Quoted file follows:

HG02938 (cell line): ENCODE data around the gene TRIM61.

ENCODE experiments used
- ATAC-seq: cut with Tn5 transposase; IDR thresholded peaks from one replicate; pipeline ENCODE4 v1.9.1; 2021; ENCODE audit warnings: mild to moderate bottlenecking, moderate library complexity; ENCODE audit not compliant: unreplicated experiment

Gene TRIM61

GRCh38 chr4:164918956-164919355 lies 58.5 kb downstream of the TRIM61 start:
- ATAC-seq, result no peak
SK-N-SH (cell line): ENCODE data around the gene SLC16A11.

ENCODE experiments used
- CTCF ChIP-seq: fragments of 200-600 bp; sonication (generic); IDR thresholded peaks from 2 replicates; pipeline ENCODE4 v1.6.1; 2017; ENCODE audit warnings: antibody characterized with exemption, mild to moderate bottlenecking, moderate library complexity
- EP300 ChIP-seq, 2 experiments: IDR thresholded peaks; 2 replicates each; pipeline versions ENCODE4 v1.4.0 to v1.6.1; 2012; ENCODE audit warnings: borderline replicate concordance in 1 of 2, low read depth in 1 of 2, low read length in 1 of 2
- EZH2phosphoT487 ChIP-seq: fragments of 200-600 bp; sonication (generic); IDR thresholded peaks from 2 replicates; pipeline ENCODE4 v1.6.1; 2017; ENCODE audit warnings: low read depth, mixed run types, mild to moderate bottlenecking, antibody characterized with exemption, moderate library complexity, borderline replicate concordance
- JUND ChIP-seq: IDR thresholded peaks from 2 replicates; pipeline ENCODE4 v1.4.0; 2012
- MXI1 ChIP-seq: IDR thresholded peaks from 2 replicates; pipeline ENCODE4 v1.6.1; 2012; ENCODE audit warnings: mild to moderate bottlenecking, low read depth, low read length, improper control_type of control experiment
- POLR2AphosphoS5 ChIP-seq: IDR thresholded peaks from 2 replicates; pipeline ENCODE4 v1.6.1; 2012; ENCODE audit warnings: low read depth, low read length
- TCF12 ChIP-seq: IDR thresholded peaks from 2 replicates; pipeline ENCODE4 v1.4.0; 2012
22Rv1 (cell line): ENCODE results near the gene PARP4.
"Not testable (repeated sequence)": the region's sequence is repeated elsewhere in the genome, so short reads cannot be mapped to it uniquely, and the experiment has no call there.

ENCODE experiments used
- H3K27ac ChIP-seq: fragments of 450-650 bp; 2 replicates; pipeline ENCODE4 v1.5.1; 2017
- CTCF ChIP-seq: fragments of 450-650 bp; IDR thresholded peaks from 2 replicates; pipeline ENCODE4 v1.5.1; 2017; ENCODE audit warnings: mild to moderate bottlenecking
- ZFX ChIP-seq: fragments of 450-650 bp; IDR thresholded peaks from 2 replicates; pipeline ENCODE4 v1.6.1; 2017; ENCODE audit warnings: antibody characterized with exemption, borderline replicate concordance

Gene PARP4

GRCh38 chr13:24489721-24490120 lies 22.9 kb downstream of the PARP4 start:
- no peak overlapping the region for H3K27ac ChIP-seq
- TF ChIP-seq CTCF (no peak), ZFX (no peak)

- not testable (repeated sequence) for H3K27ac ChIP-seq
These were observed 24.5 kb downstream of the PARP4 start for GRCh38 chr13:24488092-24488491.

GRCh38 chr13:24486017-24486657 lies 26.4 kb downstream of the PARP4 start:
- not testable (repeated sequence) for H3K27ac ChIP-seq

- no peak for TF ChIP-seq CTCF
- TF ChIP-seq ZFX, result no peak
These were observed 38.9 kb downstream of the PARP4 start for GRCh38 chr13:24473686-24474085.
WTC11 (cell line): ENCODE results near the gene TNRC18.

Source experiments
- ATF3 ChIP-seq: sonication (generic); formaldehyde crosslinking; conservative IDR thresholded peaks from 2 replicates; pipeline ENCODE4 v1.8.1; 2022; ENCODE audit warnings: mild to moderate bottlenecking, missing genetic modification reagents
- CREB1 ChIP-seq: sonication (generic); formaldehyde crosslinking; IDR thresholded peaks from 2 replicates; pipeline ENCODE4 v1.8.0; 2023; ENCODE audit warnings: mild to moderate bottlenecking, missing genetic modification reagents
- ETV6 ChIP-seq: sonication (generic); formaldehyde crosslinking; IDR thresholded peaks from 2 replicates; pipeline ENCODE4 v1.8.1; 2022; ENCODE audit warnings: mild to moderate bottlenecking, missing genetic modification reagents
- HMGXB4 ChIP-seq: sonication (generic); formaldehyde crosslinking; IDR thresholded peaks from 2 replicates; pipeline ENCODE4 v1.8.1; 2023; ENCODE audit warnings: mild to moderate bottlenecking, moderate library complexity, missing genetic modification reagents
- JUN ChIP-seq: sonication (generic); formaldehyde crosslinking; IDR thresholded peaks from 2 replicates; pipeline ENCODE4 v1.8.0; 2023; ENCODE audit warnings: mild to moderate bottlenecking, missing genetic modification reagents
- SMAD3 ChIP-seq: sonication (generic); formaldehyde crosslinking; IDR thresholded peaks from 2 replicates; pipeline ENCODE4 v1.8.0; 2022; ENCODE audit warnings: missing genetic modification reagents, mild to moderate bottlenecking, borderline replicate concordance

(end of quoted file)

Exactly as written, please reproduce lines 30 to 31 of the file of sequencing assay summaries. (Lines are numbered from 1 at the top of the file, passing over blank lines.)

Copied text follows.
- no peak for TF ChIP-seq CTCF
- TF ChIP-seq ZFX, result no peak